Analysis of current network configurations and performance

  • Review the current configuration of all networks and identify segments of networks based on how/why schools have affiliated
    •  We start with a hypotheses that at least 80-90% of all networks can be grouped into ~5 segments based on their membership and how/why the schools came together
    •  Variables that may affect segmentation include: grade level, geography, instructional model or philosophy, prior relationships, what the schools are looking for (e.g. a hands-off or hands-on approach), and others
  • Do any of these segments correlate with network performance (either student achievement gains or qualitative network strength)?
  • Which particular networks could be held up as exemplars of what the DOE is aiming to achieve with the current structure? What is unique about them?
  • How many of the networks have affiliated for “the right reasons”?

Review of Principal satisfaction data

  • Understand relative network performance across functional areas (e.g. HR, budget, transportation, etc.)
  • To what extent does Principal satisfaction correlate with other dimensions of network performance? (i.e. is the original hypothesis valid that strong service/support to schools leads to the best school outcomes?)

Phase 2: Future Vision and Action Planning (1 month)

Using the input and analysis from Phase 1, our team will work closely with key leaders from the DOE to craft the two final deliverables of the project: a future vision for the network structure, and an action plan of specific steps the DOE can take through the remainder of this administration to help realize that vision.

The goal of the “future vision” deliverable is not to outline a new proposed organizational structure, nor to suggest specific org structure steps for the DOE to take. On the contrary, we begin from an assumption that, at this point in the administration, it would not make sense to pursue any broad changes to the organization. Our purpose in driving toward a future vision is to help align the DOE leadership team (inside and outside of DAPS) around a more detailed view of how they believe the organizational structure could or should evolve as we move beyond this administration.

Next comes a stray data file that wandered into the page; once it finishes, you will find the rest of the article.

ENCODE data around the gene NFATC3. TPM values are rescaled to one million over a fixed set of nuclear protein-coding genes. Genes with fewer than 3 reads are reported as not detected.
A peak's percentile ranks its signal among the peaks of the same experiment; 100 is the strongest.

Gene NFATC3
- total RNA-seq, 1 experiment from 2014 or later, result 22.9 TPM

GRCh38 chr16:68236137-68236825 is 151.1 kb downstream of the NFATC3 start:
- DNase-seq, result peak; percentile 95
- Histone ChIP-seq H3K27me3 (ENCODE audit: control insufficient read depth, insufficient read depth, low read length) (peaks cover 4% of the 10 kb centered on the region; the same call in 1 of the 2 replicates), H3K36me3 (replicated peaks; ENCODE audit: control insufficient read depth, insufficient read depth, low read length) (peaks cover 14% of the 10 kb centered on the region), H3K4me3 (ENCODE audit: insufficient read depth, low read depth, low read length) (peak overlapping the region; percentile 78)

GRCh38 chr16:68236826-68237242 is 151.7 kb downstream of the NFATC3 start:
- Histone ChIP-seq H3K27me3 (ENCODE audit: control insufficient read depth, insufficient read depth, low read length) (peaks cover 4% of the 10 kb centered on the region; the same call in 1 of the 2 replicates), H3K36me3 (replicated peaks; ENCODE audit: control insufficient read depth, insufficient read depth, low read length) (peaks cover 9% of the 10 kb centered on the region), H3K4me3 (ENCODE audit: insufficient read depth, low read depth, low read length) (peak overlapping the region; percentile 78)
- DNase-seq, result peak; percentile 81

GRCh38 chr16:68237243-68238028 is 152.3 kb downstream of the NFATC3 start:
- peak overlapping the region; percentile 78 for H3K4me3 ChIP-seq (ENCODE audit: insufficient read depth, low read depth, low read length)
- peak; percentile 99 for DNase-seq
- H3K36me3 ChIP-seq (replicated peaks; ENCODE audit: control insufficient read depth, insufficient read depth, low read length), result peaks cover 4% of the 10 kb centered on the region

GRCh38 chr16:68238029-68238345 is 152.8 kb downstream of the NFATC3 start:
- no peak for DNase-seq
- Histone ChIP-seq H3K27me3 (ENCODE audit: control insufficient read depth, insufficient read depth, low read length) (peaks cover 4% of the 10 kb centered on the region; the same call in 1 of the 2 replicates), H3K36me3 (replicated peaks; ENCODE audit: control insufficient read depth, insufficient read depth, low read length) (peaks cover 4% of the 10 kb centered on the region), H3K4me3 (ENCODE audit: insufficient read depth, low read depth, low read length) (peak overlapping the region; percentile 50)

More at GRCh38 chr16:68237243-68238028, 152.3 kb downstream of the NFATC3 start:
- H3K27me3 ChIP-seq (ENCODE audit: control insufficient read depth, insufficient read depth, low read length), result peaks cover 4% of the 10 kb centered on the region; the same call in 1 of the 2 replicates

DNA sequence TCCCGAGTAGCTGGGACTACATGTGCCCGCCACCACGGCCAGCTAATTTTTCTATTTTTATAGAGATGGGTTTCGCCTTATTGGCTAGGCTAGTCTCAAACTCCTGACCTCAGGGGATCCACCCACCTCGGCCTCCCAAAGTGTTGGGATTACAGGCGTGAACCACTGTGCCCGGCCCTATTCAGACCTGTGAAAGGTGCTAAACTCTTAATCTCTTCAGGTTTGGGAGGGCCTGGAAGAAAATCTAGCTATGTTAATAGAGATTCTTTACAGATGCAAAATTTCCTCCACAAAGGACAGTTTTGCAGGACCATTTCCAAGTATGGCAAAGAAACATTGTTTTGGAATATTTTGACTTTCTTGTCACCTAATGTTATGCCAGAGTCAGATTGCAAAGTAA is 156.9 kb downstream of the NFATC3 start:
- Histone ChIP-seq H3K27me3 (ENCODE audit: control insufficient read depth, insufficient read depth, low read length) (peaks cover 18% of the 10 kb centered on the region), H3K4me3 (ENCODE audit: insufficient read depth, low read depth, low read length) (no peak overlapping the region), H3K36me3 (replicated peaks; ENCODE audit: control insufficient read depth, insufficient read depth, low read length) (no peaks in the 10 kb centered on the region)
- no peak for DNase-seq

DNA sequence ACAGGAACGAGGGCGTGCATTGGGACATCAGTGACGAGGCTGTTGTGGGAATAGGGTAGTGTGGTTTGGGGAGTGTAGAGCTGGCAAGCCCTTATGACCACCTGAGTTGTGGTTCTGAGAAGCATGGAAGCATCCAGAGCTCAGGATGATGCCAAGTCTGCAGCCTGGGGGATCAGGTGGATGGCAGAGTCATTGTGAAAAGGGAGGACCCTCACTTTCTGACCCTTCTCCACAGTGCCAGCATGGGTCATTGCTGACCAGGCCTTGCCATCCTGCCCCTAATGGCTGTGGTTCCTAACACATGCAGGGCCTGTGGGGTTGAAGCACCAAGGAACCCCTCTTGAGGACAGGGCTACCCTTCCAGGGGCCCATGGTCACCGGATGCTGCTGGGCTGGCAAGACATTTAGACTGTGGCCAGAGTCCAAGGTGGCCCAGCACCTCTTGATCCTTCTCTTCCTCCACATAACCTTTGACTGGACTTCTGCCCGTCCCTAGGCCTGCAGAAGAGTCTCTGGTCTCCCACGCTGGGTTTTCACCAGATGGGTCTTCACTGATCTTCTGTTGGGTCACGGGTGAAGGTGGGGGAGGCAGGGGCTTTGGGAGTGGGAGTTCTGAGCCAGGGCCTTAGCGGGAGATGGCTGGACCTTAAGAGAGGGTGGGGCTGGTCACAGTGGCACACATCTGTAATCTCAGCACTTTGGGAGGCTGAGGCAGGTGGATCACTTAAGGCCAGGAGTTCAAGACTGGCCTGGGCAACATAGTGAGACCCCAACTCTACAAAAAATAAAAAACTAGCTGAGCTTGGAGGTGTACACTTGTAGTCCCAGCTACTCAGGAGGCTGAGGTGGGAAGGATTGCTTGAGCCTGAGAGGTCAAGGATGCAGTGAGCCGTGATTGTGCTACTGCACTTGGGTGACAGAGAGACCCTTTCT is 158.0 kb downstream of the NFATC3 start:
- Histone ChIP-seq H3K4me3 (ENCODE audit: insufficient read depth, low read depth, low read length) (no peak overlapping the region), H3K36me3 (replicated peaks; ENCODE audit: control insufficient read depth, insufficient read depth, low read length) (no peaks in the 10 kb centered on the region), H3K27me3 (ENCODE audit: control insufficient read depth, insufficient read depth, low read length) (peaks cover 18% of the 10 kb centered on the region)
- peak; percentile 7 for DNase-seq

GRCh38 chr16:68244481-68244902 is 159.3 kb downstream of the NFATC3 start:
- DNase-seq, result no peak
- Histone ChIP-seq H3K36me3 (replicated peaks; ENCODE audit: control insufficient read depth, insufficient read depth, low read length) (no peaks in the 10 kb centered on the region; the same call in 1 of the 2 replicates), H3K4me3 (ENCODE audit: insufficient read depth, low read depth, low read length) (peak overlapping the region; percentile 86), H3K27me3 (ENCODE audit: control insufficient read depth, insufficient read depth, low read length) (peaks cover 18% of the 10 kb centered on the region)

• Can we articulate each component of the current network structure into one of three categories:
    • The core, essential values or practices that must be preserved (some would say, for example, the Principal’s autonomy to self-affiliate)
    • Elements that should be preserved, but where room for compromise might exist (for an existing example, how the DOE has already moderated its view on the components of network performance management)
    • Elements where the DOE might agree that change is needed – i.e. the “low hanging fruit” of any future evolution
  • Within this vision and categorization, it will be important to address several particular issues that we can anticipate will be important to a future administration. For example:
    • The role of geography in determining network affiliation
    • The role of the community superintendent relative to the network
    • The role of the network in receiving or addressing parent issues
      • The needs of elementary vs. middle vs. high schools

Based on this future vision, the remaining deliverable is an action plan to propose and outline specific steps for the DOE to take over the next year. While there is no set of actions that can perfectly ensure “sustainability” of the network model, the goal of the project will be to identify a series of steps that can bolster the odds of sustaining those elements the DOE views as most essential. Generically, we believe that several types of strategies should be considered in this regard: